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Alice R. Albrecht, Brian J. Scholl; Perceptually averaging in a continuous visual world: Extracting statistical summary representations over time. Journal of Vision 2009;9(8):957. doi: 10.1167/9.8.957.
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© ARVO (1962-2015); The Authors (2016-present)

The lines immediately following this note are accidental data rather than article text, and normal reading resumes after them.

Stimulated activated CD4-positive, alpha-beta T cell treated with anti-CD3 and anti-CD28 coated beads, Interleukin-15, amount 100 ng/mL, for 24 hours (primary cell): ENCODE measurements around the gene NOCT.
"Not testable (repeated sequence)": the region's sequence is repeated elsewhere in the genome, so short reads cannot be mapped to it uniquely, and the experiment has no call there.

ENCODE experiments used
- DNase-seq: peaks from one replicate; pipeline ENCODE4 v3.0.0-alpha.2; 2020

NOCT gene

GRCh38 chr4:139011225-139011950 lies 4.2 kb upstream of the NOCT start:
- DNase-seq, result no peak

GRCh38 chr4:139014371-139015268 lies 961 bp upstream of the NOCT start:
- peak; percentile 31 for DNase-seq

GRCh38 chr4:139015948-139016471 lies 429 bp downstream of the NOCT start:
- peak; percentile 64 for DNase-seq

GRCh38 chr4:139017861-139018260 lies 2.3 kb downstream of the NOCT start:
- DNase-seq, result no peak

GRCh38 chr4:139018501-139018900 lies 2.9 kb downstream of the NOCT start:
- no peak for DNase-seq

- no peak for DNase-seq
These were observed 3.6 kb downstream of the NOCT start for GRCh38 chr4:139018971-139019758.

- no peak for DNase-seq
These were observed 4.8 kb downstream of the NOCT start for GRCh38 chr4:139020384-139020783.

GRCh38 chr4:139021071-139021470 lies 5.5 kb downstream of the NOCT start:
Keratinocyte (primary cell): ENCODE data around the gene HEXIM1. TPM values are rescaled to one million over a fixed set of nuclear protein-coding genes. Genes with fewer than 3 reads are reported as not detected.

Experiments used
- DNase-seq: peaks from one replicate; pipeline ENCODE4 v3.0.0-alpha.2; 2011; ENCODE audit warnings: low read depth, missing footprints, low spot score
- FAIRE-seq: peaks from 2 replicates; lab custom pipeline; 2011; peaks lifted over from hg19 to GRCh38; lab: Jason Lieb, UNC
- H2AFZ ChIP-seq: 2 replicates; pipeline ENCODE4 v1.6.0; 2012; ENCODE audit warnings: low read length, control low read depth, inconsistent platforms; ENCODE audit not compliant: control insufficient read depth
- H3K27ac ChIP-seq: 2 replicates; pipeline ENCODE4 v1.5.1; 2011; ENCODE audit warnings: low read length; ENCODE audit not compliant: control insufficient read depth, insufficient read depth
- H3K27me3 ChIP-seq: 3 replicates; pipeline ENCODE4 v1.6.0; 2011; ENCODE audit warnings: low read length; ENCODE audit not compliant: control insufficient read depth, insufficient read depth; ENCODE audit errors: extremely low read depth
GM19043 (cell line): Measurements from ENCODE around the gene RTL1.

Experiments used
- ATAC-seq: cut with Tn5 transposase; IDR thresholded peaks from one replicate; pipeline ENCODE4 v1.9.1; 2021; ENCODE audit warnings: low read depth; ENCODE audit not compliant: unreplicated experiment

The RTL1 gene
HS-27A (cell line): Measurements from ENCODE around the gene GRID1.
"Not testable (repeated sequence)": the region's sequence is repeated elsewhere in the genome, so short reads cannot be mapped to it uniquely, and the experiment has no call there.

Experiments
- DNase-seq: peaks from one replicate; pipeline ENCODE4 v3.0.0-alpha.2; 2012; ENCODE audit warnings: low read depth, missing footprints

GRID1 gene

We typically think of perception in terms of processing individual features, objects, and scenes, but a great deal of information is also distributed over time and space. Recent work has emphasized how the mind extracts such information, as in the surprisingly efficient ability to perceive and report the average size of a set of objects. The extraction of such statistical summary representations (SSRs) is fast and accurate, but it remains unclear what types of populations these statistics can be computed over. Previous studies have always used discrete input — either spatial arrays of shapes, or temporal sequences of shapes presented one at a time. Real-world visual environments, in contrast, are intrinsically continuous and dynamic. To better understand how SSRs may operate in naturalistic environments, we investigated if and how the visual system averages continuous visual input. When faced with a single disc that continuously expanded and contracted over time — oscillating among nine ‘anchor’ sizes — observers were equally accurate at reporting the average disc size as when the nine anchors were presented in a single spatial array. We further demonstrated that the averaging process samples continuously (and not just over the ‘anchor’ sizes, for example) by manipulating the durations over which the objects expanded and contracted. When a disc expanded, for example, it could spend more time during either its initial expansion (when it was smaller) or its subsequent expansion (when it was larger) — and this manipulation greatly influenced the reported average sizes, even though the discs always oscillated between the same anchor sizes. These studies, along with additional manipulations, show that SSRs are continuously updated over time, and that the resulting averages are as accurate as with spatial arrays. As such, these results illustrate how SSRs may be well adapted to dynamically changing real-world environments.
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